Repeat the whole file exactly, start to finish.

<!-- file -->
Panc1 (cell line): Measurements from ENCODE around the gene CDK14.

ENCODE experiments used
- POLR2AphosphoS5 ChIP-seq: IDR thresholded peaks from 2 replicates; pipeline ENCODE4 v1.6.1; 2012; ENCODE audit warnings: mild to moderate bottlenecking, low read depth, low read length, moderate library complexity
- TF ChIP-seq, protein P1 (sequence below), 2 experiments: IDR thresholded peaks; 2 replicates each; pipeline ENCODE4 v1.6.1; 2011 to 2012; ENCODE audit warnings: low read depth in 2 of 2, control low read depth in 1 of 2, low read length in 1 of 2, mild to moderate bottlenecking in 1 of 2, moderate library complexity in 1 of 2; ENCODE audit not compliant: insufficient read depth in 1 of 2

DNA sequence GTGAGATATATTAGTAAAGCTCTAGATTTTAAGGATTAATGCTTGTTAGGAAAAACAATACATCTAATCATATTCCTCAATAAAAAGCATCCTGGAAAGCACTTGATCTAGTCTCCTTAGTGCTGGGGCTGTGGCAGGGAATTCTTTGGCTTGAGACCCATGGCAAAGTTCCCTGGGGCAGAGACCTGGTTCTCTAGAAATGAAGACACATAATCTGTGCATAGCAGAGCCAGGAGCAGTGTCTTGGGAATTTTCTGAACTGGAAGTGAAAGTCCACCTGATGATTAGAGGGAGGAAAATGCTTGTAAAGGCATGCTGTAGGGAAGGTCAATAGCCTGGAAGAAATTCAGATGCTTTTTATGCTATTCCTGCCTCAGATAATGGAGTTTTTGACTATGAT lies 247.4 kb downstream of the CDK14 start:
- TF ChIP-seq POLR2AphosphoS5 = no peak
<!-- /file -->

Panc1 (cell line): Measurements from ENCODE around the gene CDK14.

ENCODE experiments used
- POLR2AphosphoS5 ChIP-seq: IDR thresholded peaks from 2 replicates; pipeline ENCODE4 v1.6.1; 2012; ENCODE audit warnings: mild to moderate bottlenecking, low read depth, low read length, moderate library complexity
- TF ChIP-seq, protein P1 (sequence below), 2 experiments: IDR thresholded peaks; 2 replicates each; pipeline ENCODE4 v1.6.1; 2011 to 2012; ENCODE audit warnings: low read depth in 2 of 2, control low read depth in 1 of 2, low read length in 1 of 2, mild to moderate bottlenecking in 1 of 2, moderate library complexity in 1 of 2; ENCODE audit not compliant: insufficient read depth in 1 of 2

DNA sequence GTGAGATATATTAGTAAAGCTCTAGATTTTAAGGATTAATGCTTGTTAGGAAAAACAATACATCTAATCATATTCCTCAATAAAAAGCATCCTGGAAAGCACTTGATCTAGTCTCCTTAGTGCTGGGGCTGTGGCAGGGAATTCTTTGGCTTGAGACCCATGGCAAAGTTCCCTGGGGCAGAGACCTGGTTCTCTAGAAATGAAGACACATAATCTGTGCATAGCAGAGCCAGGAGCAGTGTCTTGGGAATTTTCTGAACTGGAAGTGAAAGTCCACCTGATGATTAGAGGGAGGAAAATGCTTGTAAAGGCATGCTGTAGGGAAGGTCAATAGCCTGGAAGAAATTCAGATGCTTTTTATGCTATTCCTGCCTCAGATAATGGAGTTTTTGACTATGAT lies 247.4 kb downstream of the CDK14 start:
- TF ChIP-seq POLR2AphosphoS5 = no peak